Dramatically narrated by John Curless, To The Far Blue Mountains is an flawlessly recorded audiobook presentation of yet another of Louis L'Amour's classic western novels featuring the hardy endurance of the Sackett clan as they addressed the challenges of life in the Old West. To The Far Blue Mountains follows Barnabas Sackett, who is on the run with his steadfast wife Abigail and his only escape is to the west. This is a superbly written adventure story of earning a life for oneself on the frontier, surviving all manner of hazards both human and environmental, and eventually prospering despite the hostilities of nature and man alike. To The Far Blue Mountains is an enthusiastically recommended audiobook for personal and community library collections!
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on November 11, 1997
The story of Barnabas Sackett, and his migration to the "new world"...North America, circa 1620. The story of just his migration alone is exciting enough. Add the Heartwarming, and exciting story of being one of the first to settle the USA ,and you have a complete winner. Louis L'amour actually takes you THERE. You feel as if you are with Barnabas every step of the way.
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on August 7, 1997
To the Far Blue Mountains is one of our finest treasures of western novels today. L'Amour captivated an exillerating experience through one of the most descriptive books that I have read. A L'Amour fan, this is truly one of my favorites. After reading the second book of the Sackett series, it leaves you wanting more
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on March 20, 1998
I read this book back in junior high and I couldn't put it down. In reading it you get the sense that you are really there and can picture the surroundings in which the story takes place. After completing the reading of this book you will be left wanting to know how this saga continues.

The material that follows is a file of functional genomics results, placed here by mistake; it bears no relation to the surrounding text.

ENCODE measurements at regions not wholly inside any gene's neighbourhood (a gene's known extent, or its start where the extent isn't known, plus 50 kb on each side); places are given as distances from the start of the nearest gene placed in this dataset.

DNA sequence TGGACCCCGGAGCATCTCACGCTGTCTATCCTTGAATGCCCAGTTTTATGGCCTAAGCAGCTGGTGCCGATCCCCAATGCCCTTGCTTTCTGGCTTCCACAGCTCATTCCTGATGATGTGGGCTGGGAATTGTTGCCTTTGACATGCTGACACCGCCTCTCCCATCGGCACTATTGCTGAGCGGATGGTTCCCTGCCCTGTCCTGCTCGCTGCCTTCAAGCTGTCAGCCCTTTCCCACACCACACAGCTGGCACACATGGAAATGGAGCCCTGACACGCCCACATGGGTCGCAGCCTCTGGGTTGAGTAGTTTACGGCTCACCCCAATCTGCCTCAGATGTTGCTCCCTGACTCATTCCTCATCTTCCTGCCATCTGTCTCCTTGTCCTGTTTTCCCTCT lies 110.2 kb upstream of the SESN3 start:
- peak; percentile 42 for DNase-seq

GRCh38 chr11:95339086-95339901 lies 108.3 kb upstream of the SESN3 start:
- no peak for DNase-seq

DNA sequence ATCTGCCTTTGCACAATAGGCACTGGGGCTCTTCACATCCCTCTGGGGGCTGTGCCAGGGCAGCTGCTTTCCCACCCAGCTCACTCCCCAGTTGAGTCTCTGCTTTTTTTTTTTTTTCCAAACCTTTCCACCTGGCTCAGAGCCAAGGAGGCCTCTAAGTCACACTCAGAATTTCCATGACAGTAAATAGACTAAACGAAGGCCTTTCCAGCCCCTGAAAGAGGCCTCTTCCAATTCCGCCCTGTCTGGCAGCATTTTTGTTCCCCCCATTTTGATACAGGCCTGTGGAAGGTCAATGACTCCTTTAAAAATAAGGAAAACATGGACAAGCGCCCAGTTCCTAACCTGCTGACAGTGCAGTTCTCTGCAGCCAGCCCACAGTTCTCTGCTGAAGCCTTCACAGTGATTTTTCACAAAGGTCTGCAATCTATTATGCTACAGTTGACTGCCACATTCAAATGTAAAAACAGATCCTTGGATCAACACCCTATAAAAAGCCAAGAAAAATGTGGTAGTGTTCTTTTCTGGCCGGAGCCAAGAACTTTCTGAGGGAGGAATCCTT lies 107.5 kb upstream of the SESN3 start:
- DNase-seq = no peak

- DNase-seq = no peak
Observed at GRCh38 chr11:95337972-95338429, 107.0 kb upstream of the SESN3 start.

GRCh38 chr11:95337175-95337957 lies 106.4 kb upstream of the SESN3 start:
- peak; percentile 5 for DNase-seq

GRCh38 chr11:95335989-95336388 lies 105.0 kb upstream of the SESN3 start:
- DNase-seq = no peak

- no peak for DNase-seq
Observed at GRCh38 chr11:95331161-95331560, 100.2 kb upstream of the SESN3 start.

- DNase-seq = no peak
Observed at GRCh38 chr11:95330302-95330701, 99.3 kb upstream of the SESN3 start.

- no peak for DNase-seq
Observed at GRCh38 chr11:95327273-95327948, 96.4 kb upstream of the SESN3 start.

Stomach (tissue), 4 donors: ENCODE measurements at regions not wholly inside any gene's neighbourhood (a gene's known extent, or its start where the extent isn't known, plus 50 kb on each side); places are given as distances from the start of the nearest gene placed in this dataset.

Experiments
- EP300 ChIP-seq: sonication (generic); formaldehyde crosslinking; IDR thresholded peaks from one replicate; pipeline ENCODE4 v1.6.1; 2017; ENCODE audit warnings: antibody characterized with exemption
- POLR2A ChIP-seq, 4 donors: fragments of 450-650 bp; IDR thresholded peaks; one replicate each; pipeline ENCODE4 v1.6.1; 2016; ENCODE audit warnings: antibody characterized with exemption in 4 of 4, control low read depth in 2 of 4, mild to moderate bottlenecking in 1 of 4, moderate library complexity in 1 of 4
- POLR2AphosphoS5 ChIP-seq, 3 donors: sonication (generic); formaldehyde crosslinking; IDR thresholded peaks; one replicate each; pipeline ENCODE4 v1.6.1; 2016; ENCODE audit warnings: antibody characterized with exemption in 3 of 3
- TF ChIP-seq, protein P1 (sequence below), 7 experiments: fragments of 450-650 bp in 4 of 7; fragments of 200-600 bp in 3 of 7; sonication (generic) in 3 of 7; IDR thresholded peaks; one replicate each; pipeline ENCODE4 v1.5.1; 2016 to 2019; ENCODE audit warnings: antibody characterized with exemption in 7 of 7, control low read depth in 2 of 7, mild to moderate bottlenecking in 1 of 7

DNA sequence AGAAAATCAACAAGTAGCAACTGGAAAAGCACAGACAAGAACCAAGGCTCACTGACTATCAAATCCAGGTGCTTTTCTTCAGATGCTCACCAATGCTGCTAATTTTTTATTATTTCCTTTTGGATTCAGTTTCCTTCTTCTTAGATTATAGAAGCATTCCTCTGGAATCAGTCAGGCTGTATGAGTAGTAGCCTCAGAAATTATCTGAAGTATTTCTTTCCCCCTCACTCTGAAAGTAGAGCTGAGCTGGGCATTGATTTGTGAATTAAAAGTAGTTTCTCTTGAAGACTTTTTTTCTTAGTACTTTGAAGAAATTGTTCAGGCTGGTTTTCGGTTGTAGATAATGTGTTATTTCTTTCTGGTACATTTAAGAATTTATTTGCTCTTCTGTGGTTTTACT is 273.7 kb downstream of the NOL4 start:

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on June 4, 1997
Louis L'amour uses all five senses to give us and excellent display of setting. Sight, sound, taste, touch, and smell are all used in one way or another to give the reader the feeling that he is riding along side Barnabas Sackett. - J. Desmedt, BDH
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on November 14, 1998
I have read this book numerous times, and it is a fantastic read every time, I cannot recomend this book highly enough. Spanning many historical eras, it give an interesting perspective to Early American history (or so it was thought :)
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on December 12, 1998
Barnabas Sackett is the hero in the best novel I've ever laid eyes on. This one is superb.I especially enjoyed the uncertainty of what would happen next. His journey to America and back is full of unexpected surprises. Jenny J.
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on September 21, 1999
L'Amour is oustanding, no other writer has his attention to detail and imagery in their writings. Barnabas, Jeremy Ring, and others are once again beautifully presented and brought to life. definately a must read.